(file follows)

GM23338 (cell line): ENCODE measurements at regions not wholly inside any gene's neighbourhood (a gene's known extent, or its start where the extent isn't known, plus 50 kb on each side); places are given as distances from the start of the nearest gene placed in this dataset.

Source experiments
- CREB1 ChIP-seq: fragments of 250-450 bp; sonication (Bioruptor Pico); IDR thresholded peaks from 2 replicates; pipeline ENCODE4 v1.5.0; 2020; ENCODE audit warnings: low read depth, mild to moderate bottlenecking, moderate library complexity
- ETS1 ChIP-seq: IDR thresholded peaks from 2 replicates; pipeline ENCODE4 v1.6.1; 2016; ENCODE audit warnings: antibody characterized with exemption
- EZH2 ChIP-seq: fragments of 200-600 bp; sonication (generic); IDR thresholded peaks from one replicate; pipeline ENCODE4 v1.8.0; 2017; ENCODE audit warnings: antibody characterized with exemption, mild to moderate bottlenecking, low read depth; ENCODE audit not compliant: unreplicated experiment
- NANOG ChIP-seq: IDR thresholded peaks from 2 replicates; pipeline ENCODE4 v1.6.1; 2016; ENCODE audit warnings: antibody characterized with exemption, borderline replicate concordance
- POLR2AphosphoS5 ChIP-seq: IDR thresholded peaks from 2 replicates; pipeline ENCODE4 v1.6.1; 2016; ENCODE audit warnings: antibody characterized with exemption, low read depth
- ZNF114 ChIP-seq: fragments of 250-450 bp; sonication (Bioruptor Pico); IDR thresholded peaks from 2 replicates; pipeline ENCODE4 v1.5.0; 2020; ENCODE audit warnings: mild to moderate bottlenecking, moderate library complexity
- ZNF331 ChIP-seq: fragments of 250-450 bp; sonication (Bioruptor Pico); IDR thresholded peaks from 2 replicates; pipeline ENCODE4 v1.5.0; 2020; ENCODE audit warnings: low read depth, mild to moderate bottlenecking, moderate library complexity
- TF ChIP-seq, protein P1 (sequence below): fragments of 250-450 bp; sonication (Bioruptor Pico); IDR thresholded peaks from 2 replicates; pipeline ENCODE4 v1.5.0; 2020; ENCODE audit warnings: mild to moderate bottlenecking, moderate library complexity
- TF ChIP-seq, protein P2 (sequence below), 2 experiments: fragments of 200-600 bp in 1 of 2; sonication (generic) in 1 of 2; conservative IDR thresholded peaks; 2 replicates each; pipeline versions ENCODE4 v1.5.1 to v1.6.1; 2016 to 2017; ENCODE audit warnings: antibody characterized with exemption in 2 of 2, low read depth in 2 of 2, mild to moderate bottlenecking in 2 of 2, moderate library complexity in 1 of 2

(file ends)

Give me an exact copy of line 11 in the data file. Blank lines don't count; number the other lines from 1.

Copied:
- TF ChIP-seq, protein P2 (sequence below), 2 experiments: fragments of 200-600 bp in 1 of 2; sonication (generic) in 1 of 2; conservative IDR thresholded peaks; 2 replicates each; pipeline versions ENCODE4 v1.5.1 to v1.6.1; 2016 to 2017; ENCODE audit warnings: antibody characterized with exemption in 2 of 2, low read depth in 2 of 2, mild to moderate bottlenecking in 2 of 2, moderate library complexity in 1 of 2